Watch a Brief History of Sriracha

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Natural color! Shake well! Named after a city in eastern Thailand!

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Satisfying video of the world's fastest shopping cart smashing into a wall

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Dynamic Test Center, a provider of engineering and safety tests of all kinds, rolled a shopping cart into a wall at 75 miles per hour. Apparently that's a new world record. That clip is preceded by a shopping cart smashing into a car at 11 mph. It's oddly even more satisfying to watch, particularly because it isn't my car.

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Build your own private gyrocopter

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Frequently seen in the pages of 1950s-era Popular Mechanics magazines, the Bensen B-8 was a small gyrocopter that was in production until 1987. Download the plans and build your own two-person gyrocpter fleet to compete with Uber and Lyft!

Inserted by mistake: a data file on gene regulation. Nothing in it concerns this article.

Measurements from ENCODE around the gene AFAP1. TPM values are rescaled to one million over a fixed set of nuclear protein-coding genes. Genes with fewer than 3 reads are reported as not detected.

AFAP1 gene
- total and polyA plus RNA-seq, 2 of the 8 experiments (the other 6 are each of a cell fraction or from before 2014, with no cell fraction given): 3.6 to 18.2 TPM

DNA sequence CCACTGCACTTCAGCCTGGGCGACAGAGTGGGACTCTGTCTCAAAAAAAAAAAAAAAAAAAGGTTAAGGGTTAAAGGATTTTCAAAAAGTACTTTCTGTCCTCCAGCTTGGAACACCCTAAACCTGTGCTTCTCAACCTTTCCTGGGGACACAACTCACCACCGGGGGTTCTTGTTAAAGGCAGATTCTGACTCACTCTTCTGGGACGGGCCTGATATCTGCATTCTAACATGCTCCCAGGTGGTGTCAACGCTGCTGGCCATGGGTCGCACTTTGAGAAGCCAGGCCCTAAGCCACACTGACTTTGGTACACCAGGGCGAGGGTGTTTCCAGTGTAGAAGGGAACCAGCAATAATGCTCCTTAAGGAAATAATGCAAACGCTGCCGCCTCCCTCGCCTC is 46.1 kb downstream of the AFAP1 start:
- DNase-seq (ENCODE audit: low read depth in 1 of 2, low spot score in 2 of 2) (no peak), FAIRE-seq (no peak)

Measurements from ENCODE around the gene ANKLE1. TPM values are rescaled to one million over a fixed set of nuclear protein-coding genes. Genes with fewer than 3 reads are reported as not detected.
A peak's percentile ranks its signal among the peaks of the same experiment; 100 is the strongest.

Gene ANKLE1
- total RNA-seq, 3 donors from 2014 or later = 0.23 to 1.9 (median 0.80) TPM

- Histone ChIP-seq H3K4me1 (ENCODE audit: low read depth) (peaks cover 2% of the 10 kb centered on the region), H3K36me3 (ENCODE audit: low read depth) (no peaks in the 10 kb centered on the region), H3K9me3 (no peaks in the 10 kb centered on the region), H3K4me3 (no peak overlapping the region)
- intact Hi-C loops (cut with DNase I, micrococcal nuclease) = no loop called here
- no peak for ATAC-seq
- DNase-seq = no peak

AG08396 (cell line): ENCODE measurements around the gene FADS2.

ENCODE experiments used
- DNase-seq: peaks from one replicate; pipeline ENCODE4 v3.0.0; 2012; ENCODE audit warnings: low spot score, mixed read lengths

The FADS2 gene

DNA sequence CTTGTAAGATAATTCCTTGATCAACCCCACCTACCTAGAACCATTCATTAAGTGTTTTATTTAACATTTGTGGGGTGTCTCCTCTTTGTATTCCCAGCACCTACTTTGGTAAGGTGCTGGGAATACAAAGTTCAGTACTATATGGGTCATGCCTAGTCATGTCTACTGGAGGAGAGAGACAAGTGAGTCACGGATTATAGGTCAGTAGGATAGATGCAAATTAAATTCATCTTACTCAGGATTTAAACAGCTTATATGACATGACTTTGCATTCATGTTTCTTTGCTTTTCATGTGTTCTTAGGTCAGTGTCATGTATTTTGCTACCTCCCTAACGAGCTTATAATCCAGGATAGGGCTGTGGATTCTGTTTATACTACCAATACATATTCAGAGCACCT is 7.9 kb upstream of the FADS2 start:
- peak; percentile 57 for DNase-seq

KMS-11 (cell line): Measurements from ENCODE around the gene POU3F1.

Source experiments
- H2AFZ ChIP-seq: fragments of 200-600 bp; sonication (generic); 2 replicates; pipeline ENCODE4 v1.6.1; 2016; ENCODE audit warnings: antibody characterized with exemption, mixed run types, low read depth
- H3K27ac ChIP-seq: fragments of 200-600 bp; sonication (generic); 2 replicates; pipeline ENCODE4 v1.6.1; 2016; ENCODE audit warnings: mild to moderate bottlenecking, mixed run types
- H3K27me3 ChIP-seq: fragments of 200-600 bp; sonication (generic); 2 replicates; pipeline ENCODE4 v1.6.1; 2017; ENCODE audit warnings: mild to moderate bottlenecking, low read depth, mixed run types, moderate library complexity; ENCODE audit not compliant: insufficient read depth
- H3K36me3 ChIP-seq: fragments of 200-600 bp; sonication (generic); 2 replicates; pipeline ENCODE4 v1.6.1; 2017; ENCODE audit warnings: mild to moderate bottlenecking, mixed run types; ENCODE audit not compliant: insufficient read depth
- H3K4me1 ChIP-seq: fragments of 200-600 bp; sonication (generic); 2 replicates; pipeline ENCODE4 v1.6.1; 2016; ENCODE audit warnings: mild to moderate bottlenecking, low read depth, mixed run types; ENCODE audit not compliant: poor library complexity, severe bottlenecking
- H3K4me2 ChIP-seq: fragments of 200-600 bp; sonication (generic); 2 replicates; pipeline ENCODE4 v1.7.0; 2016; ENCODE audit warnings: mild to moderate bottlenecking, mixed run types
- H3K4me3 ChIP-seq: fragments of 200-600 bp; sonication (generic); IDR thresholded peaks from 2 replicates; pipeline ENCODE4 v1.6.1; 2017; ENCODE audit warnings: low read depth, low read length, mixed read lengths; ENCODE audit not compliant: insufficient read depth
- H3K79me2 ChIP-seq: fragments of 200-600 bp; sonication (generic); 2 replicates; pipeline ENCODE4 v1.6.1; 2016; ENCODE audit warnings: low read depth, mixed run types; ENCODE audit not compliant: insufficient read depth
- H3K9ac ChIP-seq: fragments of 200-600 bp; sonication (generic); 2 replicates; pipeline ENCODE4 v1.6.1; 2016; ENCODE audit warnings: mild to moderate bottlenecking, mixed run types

(via Weird Universe)

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Moist. MOIST!!!! (the science of why some people hate that word)

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New psychology research explores "word aversion," or why "as many as 20% of the population equates hearing the word 'moist' to the sound fingernails scratching a chalkboard." In a scientific paper about their study, psychologists from Oberlin College and Trinity University report that for some people the word "moist" is associated with bodily functions that trigger a visceral feeling of disgust. No surprise there. But interestingly, those "semantic features" of the word may not be the only issue at play. From their paper: